Governments and central banks have provided historic levels of support, which will shape the economic and financial environment for years to come. We expect interest rates to remain low and governments around the world to function at ‘new-normal’ levels of debt. Even if this debt is not paid down, interest will need to be serviced, which will mean lower government spending, future tax rises, or both. At a corporate level, many firms are operating at eroded margins and with increased debt that will also need to be serviced and repaid, potentially slowing their pace of growth.
The pandemic has also provided a shock to typical human and corporate activity on which real estate is dependent. This is accelerating the structural changes we were already seeing across the world; for example, the rise of online shopping and working from home. We do not expect the adoption levels of these behaviours will be maintained to the same extent they were in the early stages of the pandemic. Nevertheless, real estate investors need to be innovative and adaptable, forming investment strategies which align with these structural changes.
Real estate which harnesses asset, geographic and market resilience will continue to be a draw for investors.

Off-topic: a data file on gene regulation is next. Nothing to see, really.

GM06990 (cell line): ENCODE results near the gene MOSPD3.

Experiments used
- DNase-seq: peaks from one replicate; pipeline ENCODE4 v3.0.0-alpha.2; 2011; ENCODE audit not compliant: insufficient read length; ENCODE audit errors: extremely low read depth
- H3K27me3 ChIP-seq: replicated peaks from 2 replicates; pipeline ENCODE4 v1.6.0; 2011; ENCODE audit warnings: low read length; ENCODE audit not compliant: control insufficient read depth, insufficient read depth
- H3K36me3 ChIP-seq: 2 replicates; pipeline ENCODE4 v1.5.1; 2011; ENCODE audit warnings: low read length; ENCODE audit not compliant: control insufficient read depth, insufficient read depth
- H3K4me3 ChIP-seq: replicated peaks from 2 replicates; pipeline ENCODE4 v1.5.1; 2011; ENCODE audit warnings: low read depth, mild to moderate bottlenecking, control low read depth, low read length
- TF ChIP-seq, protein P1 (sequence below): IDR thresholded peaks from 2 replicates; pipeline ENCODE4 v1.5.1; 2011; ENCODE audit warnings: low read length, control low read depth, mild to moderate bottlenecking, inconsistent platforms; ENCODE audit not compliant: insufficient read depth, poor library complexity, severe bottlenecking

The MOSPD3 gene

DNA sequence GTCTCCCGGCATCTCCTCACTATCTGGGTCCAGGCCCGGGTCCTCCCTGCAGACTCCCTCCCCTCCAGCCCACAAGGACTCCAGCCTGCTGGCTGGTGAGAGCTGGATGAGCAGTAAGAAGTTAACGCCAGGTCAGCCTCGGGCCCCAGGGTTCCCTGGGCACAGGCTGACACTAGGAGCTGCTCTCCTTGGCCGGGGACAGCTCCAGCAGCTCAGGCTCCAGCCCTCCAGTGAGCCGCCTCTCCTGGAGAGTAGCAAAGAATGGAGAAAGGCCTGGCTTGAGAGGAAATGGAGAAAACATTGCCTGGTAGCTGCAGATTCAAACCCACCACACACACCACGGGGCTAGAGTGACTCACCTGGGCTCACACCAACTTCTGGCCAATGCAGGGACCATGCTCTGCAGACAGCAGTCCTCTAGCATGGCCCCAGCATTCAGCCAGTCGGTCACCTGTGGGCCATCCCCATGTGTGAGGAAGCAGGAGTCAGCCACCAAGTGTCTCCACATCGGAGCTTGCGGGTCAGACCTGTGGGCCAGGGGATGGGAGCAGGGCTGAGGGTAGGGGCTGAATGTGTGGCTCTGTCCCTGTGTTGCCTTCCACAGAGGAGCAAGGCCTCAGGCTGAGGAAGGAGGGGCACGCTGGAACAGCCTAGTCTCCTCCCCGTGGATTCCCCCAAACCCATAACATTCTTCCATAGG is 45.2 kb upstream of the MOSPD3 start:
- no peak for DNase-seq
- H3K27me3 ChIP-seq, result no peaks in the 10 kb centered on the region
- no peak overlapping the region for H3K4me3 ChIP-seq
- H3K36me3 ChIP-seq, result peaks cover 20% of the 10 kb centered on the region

Whatever happens, real estate investors need to be innovative and adaptable, forming investment strategies which align with structural changes.
WHICH TYPES OF REAL ESTATE WILL INVESTORS TARGET?
Real estate which harnesses asset, geographic and market resilience will continue to be a draw for investors. This includes:
- Core, ‘safe-haven’ income-producing real estate, such as offices, in the most liquid global centres such as London and Paris, which demonstrate market resilience.
- Real estate assets across broad sectors, in geographically-resilient locations that are rich in drivers of innovation and research. Locations underpinned by innovation should continue to see the necessary wealth and population growth to drive demand for real estate, both in the occupier and investment markets. Identifying such locations was already important in a lower-for-longer growth environment. Knowing that innovation often arises out of economic dislocation, identifying these phoenixes becomes ever more important.
- Resilient assets which tap into the multiple government and central bank policies, which are mandating that the recovery should be green. For example, the European Union has launched a recovery package with tackling climate change at its heart, which the World Bank calls “the largest green stimulus programme in history”. Aligned with this, Christine Lagarde, President of the European Central Bank, recently announced a €2.8 trillion asset purchasing scheme to pursue green objectives. In Asia, South Korea has similarly announced its ‘Green New Deal’, equal to 5.8 trillion South Korean won ($5.9 billion) to be spent by 2022, covering green buildings and infrastructure, and almost the same amount for renewable energy creation.3